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“Financial Guidelines”
by the Auroville Cooperative
September 1981
Financial Guidelines by Auroville Collective 1981.jpg
PDF (3 pages)
  “Towards a spiritualised economy”
by Kireet Joshi
Auroville Today, Oct. 1999
AVToday 1999.10 - Towards a spiritualised economy; Basic needs.jpg
PDF (3 pages)
  “A brief history of Auroville's economy”
by Judith
Auroville Today, Apr. 2001
AVToday 2001.04 - A brief history of Aurovilles Economy.jpg
PDF (1 page)
  “Beyond capitalism and socialism”
by Jean-Yves
Auroville Today, Apr. 2001
AVToday 2001.04 - Beyond capitalism and socialism.jpg
PDF (1 page)

(Gilles G.:) “Mother's vision of economy did not evolve, it was always clear; the question was when, where and how to manifest it.”[1]

Auroville's economic experiments and milestones[2]

1968-75 Prosperity (SAS) in Pondicherry The Mother Basic maintenance: Rs. 125 per adult, Rs. 75 per child. Plus soap, clothes and any item of basic necessity. This was supported and managed by the Sri Aurobindo Society (SAS).
1973 First attempt at AV Central Food distribution Jocelyn & Barbara Central food distribution begins in the old Amphitheatre workshop, after the first ever AV general meeting early September in which calls for self-sufficiency were made due to funds scarcity.
Feb 28, 1974 Pour Tous / For All Clare started and ran it with Surbhi up to early 1975. Christine ran it from 1975 to 1985. Main objective: An effort towards suppression of exchange of money within Auroville. Another objective towards dealing differently with local workers did not materialize. The food distribution soon became centralized at Pour Tous. Individual and community baskets sent through PT bullock-cart.
1976-78 Pour Tous Fund Jocelyn's proposal. Initially Alain B. and Yusuf, later (mid-77) Charlie, Michael T. join the PT Fund team. Common account created for Bakery, Laundry, Pour Tous and the big kitchens (Aspiration and Center). Launched on January 1, 1976 with units/services, communities and individual accounts. SAS (Navajata) promised to give prosperity money through PT Fund but no funds came. PT Fund managers appealed to Aurovilians, AV Centers and friends. Good response. Auroville becomes de facto financially independent. End 1976: experiment of doing away with minuses and Rs. 125 limit. Not sustainable. Problem of increasing deficits.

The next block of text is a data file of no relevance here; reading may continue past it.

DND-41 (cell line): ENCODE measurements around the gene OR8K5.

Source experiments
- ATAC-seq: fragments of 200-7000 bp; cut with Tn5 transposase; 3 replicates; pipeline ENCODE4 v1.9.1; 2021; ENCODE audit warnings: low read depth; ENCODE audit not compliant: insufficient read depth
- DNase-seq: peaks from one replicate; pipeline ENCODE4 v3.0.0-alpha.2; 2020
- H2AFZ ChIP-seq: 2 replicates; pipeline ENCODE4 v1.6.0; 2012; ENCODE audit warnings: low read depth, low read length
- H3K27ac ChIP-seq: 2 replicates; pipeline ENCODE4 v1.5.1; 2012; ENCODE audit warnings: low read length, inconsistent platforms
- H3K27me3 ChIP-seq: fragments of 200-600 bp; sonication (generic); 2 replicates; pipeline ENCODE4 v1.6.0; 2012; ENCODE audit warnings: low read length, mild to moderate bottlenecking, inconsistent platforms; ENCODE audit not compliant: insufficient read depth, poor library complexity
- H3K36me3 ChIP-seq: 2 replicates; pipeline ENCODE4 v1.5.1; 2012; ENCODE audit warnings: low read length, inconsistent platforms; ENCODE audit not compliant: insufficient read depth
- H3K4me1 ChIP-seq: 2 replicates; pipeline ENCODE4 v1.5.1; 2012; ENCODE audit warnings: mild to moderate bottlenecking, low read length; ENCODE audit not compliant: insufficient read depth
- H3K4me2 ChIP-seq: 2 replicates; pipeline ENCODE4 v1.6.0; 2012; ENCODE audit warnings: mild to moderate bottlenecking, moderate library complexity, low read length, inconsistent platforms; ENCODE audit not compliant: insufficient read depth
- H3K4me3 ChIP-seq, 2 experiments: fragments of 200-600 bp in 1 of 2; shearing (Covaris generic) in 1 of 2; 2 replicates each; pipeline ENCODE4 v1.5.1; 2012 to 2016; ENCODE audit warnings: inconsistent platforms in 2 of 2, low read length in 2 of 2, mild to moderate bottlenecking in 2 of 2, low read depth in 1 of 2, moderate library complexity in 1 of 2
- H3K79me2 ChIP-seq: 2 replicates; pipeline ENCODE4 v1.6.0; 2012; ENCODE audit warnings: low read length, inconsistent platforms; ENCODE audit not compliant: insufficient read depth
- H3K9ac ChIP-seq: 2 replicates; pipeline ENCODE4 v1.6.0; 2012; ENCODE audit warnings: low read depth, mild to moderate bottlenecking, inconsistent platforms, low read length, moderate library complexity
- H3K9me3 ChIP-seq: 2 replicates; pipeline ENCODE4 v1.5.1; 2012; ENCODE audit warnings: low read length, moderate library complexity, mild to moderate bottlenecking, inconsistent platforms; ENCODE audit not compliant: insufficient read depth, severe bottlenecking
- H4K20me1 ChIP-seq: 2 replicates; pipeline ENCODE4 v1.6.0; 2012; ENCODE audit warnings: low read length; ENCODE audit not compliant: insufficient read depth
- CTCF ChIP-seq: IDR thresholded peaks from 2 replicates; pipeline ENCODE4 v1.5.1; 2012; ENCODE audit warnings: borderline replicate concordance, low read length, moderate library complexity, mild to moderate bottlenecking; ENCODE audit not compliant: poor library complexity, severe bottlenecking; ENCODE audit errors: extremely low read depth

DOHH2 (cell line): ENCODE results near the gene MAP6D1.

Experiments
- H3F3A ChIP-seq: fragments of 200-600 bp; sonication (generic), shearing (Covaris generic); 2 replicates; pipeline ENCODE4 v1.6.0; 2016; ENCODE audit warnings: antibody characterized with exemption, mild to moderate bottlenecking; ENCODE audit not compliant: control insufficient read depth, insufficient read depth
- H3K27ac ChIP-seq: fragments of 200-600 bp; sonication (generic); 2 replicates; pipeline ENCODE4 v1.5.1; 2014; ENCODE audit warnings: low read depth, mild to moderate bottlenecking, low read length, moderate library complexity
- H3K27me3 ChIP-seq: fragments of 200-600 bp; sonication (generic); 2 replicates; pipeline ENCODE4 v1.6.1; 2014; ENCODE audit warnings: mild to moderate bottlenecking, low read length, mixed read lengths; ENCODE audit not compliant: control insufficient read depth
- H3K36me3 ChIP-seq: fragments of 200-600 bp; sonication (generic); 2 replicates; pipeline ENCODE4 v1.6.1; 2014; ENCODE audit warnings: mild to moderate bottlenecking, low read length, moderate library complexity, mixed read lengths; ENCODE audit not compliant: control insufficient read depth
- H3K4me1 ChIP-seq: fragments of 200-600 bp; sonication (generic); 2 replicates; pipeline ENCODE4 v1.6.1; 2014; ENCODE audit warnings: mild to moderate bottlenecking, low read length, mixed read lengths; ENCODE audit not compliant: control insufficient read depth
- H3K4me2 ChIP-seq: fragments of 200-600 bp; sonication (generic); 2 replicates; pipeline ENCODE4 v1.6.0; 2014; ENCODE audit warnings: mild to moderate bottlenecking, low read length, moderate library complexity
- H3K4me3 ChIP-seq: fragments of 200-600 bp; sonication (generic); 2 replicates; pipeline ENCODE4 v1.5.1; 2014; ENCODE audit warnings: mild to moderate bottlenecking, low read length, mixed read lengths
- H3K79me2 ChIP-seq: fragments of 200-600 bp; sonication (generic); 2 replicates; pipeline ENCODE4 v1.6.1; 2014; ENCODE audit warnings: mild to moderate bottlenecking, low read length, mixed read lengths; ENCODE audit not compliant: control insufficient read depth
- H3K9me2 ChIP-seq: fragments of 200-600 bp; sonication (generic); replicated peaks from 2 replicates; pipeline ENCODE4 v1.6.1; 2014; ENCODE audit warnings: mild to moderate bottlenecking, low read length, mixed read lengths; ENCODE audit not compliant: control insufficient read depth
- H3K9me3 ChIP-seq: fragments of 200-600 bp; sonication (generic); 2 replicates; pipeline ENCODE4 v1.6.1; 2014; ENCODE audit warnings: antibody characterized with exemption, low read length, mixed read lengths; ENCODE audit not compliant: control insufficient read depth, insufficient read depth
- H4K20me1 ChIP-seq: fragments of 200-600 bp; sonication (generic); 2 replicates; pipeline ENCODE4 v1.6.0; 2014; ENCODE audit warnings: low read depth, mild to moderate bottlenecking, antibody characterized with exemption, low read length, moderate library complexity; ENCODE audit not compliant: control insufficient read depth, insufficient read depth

Nov. 1978-85 Envelopes system Proposed by Paul (Maroma) in meeting. Envelopes group meets every Friday. Variable membership. Open meeting. Adapted from Mother's method. Various envelopes to receive and specify destination of funds. In 1980 there were 12 envelopes: Food co-op, Milk co-op, Cash food, Market, Food investment, Community maintenance, Services (PT, Bakery, Abri, etc.), Children, Green work, Matrimandir, Personal (sundries, clothing, etc.), Unspecified.
1982-83 Maintenance system Economic survey / conclusion: inadequate financial resources. No clear decision about next move. Maintenance and work link system begins. Individualized baskets with specific orders. (Great disparities.) More and more maintenances directly taken from commercial units.
Sept. 1988 Auroville Foundation Act Auroville Foundation Act. A legal basis for Auroville is created.
1988-89 Auroville Board of Commerce (ABC) Formation of the Auroville Board of Commerce (ABC) for better coordination between commercial units and legal/financial/accounting advices.
1989 Central Fund Creation of the Central Fund. Beginning of computerization of accounts. Rs. 200 monthly voluntary contribution
1991 Financial Service Otto Opening of the Financial Service in Aspiration near Pour Tous Store.
1996 Solar Kitchen Gilles and Suhasini Opening of the Solar Kitchen, a major step of developing the in-kind economy.
1997 FAMC Rules of the Foundation required the formation of a Funds and Assets Management Committee (FAMC) which was formed as a representative body of Auroville.
1999-2002 Circles Experiment Circles experiment. Many residents formed circles aiming at increased sharing of resources. It proved unsustainable despite partial support from the Central Fund.
2006 PTDC Gilles and Suhasini Pour Tous Distribution Centre opens. It works like a cooperative. Over 1000 participants. Only for Aurovilians and Newcomers. An effort towards simplicity and avoidance of consumerism.

See also